Financial Fraud against seniors leads us to believe these aren’t just petty criminals. Smart perpetrators know how to manipulate people on a massive scale. We explain how caregivers can help prevent elder fraud and offer ways to protect seniors from scammers.
Millions of our aging senior population sadly fall prey to scams, fraud, and identity theft every year. A lot of this deceit happens because older adults are more trusting of people whom they don’t know. They are far more open to chatting with others because of isolation, leaving them more vulnerable to these types of scams. However, to reduce the risk of scams there are some simple steps to take. Whether it directly affects your elderly loved ones, it is important to become familiar with them and take a personal stake in their financial wellbeing. Who knows, you may be their last line of defense against fraud. Financial Fraud against seniors leads us to believe these aren’t just petty criminals. Smart perpetrators know how to manipulate people on a massive scale. We explain how caregivers can help prevent elder fraud and offer ways to protect seniors from scammers.
Keep Personal Information Safe
Limit access to Social Security and Medicare numbers. Try to keep all physical cards stored in a safe or other secure location like a bank deposit box. Neither you nor your elderly loved one should carry these items in a purse or wallet unless necessary. Additionally, advise your elderly loved ones to avoid sharing maiden names, as well as the place and date of their birth. Sign up for identity theft protection to monitor personal and financial information. This type of protection can offer aid and assistance to an individual. Also, while they are home be sure to keep all financial and personal documents in a safe place. Behind lock and key is best.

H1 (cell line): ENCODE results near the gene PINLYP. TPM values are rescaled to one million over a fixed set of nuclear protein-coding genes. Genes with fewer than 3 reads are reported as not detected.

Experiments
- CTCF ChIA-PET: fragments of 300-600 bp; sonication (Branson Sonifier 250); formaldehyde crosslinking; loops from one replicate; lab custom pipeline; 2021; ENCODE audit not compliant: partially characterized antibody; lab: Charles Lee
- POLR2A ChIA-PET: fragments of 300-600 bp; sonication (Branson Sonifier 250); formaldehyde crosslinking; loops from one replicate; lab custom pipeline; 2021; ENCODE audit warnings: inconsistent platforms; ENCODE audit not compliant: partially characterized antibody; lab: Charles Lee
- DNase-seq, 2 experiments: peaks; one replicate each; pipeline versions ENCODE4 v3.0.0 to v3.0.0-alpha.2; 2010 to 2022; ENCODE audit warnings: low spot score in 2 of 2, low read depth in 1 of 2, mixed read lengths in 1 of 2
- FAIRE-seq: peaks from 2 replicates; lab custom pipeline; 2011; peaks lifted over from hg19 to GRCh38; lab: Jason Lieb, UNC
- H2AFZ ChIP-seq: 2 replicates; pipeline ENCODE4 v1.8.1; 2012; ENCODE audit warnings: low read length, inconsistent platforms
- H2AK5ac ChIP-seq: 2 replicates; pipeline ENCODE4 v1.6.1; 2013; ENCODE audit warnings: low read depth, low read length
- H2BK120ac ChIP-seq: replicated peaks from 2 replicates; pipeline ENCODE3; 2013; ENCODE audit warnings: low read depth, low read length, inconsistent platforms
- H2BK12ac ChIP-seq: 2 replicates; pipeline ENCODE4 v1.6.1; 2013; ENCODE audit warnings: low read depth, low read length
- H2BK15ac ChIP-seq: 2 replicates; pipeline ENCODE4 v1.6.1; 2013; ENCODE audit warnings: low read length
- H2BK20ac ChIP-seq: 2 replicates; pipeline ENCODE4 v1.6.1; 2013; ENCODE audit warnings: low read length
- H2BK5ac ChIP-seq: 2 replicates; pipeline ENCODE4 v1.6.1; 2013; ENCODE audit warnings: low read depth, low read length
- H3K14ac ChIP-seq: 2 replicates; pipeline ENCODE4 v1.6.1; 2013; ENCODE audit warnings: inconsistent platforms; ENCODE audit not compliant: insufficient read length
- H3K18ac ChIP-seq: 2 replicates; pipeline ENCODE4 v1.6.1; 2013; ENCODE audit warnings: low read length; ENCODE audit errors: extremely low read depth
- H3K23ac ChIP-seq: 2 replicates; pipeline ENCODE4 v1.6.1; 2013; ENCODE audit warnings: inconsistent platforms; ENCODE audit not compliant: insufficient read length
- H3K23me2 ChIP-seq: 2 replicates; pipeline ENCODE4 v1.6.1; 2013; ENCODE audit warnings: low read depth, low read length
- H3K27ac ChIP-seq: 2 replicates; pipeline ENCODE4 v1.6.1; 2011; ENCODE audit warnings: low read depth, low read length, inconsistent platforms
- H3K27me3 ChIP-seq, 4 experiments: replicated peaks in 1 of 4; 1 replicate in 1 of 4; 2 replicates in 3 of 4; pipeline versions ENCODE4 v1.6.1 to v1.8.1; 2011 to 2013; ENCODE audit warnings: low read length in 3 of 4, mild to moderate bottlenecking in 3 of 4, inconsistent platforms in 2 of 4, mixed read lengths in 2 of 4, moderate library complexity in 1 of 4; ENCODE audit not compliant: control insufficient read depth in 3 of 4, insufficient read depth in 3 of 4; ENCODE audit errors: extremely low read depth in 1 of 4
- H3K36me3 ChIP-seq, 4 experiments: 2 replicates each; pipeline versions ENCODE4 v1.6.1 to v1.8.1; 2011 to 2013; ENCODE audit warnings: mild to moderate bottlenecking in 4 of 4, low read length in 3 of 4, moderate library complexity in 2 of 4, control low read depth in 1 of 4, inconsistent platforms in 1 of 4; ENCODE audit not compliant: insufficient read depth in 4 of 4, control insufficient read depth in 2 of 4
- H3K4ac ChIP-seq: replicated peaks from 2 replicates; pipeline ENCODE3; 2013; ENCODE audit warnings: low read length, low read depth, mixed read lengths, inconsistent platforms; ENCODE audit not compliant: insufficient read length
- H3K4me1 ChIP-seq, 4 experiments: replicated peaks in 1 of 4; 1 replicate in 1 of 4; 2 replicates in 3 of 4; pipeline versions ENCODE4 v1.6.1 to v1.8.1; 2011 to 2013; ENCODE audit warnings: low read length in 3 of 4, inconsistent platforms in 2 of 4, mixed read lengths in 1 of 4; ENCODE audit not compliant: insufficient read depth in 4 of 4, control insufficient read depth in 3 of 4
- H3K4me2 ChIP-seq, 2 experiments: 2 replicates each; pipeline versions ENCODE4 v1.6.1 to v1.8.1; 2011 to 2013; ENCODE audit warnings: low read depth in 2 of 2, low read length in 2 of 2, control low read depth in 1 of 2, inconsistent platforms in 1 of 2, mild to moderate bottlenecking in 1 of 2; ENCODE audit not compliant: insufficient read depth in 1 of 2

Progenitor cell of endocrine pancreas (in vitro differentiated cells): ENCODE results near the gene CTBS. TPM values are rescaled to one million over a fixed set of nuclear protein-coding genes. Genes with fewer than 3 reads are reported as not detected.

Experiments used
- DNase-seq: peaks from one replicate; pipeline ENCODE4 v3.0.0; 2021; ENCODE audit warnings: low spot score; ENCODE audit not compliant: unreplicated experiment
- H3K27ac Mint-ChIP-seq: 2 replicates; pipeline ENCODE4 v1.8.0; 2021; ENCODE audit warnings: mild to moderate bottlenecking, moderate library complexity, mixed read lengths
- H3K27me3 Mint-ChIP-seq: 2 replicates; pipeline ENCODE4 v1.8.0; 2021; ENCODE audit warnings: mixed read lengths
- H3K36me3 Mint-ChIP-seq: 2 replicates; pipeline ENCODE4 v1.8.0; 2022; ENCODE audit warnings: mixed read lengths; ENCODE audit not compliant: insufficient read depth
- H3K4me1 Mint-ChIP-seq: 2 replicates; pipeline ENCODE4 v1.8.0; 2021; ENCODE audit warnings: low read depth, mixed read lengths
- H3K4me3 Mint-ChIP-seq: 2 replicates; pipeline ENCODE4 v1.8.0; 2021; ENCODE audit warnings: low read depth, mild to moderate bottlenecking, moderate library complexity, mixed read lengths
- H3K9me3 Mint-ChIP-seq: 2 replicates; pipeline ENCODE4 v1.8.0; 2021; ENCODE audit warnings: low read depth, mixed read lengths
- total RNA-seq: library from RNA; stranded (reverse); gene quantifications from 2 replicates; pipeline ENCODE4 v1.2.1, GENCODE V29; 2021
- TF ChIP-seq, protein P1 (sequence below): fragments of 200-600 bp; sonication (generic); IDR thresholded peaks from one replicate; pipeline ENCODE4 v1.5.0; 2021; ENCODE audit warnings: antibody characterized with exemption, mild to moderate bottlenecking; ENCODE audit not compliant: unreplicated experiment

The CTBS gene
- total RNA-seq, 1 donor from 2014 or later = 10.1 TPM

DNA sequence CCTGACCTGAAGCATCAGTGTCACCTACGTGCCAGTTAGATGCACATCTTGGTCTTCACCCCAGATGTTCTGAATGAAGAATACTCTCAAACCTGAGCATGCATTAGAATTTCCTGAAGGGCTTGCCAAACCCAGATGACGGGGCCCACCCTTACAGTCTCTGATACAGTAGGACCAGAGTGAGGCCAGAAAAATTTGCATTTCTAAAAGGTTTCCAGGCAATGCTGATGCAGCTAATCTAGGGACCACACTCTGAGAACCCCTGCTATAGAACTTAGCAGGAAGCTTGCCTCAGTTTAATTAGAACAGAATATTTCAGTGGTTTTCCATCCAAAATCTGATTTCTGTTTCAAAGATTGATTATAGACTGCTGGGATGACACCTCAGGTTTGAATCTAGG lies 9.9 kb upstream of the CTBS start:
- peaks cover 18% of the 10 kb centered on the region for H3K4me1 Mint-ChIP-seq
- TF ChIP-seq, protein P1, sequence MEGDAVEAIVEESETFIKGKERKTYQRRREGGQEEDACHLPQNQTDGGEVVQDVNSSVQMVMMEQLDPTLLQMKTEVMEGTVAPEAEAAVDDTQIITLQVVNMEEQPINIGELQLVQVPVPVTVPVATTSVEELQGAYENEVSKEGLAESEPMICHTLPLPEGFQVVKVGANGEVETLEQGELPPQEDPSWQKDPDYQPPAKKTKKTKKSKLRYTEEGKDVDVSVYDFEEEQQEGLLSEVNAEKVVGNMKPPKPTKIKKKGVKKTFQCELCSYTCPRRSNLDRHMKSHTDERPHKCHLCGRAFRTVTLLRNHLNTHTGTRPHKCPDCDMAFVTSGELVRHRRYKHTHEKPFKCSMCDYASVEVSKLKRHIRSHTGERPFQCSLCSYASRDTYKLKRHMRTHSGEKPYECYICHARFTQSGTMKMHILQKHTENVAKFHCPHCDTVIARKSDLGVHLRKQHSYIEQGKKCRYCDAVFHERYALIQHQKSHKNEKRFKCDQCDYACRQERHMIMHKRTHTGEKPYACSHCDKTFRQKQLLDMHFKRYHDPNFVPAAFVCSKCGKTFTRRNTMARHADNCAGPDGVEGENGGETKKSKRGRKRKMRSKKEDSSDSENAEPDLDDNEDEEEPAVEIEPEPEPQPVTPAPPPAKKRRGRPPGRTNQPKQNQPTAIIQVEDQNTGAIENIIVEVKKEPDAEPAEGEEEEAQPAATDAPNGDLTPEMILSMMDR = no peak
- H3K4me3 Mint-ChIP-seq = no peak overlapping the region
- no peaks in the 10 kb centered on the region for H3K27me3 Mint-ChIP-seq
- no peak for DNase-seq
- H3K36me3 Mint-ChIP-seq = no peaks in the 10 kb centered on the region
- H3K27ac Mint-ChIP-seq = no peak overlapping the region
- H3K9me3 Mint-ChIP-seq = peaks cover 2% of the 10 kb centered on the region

Don’t Ignore the Warning Signs
A proactive approach is one of the strongest barricades against financial elder abuse. Often, one of the first warning signs of a potential scam is when unexplained bank account withdrawals occur. Take the time to call and shop around before your loved ones make a purchase. Attend their shopping sprees to offer some perspective to help them make tough decisions. Take heed to any new unfamiliar authorized users added to the account. Also, suspicious signatures on documents should be investigated immediately. They should also be alert to any abrupt banking or attorney changes made by any loved ones.
Be Aware it is Rarely a Stranger
Over 90% of all reported elder abuse is committed by the elder’s family members, most often their adult children, caregivers, and others. Both you and your elderly loved one must remain cognizant of warning signs regardless of whom you are associating with. Common tactics include depleting a joint checking account, outright theft, and other forms of abuse.